Iwo Jima from the Japanese Infantryman’s Perspective

YouTube / The Intel Report

Peaceful At First

In early 1944, Iwo Jima was viewed as a remote and boring place to be assigned as a soldier. No fighting was involved since the Japanese Navy and Air Force controlled the islands and the waters nearby. The only real threat at that time was the absence of clean, drinkable water.

Increasing US Threats

All of that changed when America invaded the Marianas Islands in June 1944. The Japanese soldiers at Iwo Jima were quickly reminded of what the US was capable of. From the 15th of June, US aircraft consistently flew over the islands to bomb Japanese airfields and fortifications.

Strict and Draconian Discipline

In the following months, Japanese soldiers worked themselves to the brink of dehydration. They dug tunnels, hauled construction supplies, and prepared firing positions – all while consuming substandard rations and strictly boiled water.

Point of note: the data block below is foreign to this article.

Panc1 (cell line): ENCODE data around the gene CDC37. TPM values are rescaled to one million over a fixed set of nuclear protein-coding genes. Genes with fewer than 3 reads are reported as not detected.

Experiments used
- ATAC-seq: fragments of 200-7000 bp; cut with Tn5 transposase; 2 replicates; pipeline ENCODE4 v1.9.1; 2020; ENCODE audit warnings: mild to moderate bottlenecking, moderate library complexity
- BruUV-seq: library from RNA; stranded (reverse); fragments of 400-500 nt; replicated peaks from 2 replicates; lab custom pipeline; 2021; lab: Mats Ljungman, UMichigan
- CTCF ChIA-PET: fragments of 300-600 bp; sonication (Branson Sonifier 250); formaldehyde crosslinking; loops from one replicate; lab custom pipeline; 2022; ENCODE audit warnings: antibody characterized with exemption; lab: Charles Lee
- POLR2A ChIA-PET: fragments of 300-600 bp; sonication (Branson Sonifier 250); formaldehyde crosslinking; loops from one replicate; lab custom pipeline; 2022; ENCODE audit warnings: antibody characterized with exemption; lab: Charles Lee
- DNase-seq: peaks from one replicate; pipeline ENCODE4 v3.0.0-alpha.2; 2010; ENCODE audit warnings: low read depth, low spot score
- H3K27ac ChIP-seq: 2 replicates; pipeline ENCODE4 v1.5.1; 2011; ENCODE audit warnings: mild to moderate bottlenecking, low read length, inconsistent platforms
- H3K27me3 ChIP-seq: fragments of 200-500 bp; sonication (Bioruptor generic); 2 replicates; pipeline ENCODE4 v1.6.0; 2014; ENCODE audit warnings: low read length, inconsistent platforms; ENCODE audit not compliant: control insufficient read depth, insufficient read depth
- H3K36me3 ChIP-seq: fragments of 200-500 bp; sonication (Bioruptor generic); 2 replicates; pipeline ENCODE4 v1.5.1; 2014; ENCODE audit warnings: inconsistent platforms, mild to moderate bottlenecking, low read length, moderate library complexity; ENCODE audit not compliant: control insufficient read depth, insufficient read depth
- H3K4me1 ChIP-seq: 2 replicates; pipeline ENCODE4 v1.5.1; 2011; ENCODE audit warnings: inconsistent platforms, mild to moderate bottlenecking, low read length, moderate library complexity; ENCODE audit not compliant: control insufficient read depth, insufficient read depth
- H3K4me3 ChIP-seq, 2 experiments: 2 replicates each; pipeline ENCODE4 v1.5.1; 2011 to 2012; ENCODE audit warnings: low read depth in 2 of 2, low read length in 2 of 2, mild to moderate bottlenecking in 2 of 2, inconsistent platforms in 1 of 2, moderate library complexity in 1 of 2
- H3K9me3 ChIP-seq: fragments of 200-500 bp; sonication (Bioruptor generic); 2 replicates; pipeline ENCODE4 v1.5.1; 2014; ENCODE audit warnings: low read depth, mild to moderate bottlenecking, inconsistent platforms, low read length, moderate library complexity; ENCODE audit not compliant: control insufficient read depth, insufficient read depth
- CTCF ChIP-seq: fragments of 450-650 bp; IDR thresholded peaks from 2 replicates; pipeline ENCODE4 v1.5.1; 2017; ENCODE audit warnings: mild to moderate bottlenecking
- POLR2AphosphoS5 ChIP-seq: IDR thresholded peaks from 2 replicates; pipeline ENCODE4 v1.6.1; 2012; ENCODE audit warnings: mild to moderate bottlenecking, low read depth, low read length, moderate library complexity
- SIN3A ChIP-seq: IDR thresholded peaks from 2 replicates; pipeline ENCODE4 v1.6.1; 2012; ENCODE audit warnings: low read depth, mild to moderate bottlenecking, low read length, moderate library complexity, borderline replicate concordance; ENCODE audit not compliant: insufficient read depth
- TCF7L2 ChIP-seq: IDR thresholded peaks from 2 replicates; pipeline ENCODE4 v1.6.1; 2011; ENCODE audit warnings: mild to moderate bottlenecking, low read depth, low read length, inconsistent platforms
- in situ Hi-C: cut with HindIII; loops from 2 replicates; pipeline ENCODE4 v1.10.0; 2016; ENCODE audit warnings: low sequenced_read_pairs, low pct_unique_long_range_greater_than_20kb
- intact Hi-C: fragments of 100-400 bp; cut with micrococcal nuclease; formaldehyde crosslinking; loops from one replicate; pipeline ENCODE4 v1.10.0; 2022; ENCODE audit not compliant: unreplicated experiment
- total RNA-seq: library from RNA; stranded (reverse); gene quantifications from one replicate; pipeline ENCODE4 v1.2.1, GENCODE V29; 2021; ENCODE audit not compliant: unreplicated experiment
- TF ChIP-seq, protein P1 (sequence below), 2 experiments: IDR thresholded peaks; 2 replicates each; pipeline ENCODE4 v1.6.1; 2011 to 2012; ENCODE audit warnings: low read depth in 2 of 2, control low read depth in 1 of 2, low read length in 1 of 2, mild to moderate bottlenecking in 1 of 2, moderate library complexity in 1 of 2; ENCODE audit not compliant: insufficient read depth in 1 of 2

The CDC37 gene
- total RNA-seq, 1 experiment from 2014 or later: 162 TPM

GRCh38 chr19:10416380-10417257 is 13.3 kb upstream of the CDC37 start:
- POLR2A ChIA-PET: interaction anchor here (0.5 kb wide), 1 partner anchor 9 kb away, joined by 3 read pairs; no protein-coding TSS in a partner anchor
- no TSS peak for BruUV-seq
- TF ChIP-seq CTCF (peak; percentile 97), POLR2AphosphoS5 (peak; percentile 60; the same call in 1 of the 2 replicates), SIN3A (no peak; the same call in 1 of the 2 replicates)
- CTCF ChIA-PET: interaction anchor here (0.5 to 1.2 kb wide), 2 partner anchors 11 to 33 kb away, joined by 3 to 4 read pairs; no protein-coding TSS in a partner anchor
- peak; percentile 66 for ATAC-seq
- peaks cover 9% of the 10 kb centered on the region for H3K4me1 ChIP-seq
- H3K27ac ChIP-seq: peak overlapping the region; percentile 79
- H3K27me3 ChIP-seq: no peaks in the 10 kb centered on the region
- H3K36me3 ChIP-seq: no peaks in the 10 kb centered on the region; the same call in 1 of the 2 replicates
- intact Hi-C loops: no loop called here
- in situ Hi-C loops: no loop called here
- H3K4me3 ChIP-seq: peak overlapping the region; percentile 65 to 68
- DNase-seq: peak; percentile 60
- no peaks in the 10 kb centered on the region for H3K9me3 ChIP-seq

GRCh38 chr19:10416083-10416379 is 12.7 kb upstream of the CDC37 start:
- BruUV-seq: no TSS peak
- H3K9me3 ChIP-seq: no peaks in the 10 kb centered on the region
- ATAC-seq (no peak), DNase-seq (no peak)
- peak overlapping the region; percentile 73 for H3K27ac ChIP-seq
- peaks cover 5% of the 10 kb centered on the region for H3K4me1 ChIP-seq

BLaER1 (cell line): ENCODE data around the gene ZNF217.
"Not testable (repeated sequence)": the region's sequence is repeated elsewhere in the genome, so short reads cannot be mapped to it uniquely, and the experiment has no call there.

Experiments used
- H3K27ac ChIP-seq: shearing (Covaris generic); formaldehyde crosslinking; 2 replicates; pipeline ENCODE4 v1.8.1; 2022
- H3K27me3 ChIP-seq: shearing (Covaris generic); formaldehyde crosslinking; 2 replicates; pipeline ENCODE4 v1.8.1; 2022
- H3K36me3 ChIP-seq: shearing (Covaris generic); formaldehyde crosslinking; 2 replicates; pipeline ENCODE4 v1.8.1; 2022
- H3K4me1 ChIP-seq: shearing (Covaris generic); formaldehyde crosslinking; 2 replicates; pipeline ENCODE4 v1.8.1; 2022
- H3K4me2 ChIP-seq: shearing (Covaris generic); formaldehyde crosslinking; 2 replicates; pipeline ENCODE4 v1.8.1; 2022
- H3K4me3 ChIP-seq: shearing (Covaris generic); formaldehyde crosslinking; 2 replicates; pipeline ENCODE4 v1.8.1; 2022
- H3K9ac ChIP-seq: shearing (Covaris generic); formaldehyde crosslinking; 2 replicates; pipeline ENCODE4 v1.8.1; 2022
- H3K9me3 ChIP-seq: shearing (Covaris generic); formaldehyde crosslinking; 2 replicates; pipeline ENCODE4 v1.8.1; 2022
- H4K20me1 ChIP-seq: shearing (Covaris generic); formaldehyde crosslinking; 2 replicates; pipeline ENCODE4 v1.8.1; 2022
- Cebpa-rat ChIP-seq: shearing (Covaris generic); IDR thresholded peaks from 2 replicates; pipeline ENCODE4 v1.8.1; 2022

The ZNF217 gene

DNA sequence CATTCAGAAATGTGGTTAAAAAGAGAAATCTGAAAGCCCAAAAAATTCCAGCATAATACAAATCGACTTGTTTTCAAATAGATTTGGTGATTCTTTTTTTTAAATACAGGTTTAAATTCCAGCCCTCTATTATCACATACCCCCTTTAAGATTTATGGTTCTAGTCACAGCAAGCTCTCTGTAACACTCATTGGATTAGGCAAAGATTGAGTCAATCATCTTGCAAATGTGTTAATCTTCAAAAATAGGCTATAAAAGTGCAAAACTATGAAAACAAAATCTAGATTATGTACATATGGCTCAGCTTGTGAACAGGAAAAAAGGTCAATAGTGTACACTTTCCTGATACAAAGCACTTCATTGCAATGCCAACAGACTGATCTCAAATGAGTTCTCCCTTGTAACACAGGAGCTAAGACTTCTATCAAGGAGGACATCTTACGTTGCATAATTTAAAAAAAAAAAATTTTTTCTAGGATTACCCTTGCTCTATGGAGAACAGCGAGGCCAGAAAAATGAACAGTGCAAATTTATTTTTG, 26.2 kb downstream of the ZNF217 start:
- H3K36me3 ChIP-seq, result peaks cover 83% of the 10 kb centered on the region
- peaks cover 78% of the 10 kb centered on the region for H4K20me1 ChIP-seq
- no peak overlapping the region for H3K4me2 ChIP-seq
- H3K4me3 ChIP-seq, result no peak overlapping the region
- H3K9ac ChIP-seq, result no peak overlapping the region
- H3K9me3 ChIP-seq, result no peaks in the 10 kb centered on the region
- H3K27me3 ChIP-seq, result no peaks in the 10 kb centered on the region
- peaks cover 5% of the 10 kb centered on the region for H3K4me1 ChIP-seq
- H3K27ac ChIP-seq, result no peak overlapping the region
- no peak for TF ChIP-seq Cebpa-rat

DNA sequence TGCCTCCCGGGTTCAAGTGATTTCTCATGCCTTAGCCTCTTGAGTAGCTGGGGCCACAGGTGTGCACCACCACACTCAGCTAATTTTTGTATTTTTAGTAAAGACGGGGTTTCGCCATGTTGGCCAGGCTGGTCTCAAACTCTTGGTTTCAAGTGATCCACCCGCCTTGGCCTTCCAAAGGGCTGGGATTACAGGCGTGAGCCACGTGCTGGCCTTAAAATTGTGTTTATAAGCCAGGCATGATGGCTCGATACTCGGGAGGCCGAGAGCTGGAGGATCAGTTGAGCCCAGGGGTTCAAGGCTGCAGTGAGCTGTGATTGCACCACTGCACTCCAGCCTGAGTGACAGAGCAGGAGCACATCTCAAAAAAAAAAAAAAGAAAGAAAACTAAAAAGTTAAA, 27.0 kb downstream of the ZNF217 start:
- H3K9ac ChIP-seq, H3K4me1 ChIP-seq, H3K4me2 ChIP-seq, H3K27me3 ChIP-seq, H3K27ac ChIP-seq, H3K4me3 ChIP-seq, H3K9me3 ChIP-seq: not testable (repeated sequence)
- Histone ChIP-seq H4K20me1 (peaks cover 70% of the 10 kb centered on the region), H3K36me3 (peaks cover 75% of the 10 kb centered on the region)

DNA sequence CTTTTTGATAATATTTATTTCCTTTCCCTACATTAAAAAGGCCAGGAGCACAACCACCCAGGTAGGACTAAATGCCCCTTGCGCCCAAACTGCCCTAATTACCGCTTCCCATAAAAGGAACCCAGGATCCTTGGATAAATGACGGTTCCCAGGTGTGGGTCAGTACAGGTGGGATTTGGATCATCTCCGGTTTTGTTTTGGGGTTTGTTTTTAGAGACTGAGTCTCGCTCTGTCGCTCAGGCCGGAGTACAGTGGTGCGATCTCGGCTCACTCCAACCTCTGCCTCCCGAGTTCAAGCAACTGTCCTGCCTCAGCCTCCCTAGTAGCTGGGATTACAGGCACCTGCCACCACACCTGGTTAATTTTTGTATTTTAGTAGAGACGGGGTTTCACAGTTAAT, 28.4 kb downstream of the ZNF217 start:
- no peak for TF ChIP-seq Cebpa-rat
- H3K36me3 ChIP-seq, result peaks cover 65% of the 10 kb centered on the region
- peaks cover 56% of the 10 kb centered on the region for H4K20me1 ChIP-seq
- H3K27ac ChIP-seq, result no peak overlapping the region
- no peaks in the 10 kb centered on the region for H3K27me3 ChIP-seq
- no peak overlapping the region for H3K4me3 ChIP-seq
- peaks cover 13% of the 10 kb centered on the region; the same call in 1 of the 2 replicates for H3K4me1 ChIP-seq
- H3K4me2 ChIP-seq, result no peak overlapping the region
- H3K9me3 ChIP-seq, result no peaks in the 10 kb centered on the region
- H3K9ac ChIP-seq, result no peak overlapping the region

Impending Doom

On February 19, 1945, hundreds of amphibious vehicles with thousands of US Marines on board made their way into Iwo Jima. At the same time, US aircraft were still doing their usual bombings as Japanese soldiers watched from their bunkers with growing unease. A Japanese radioman had this to say when he saw the Marines preparing to invade:

“It reminded me of a crowd of baseball fans waiting for the stadium to open.”

Last Ditch Effort

When US troops took hold of most of the island, there were no other options (according to them) except to fight to the death. Some Japanese officials ordered Banzai charges, all of which were quickly wiped out by US machine guns. Meanwhile, several Japanese men inside the caves decided to shoot themselves rather than surrender.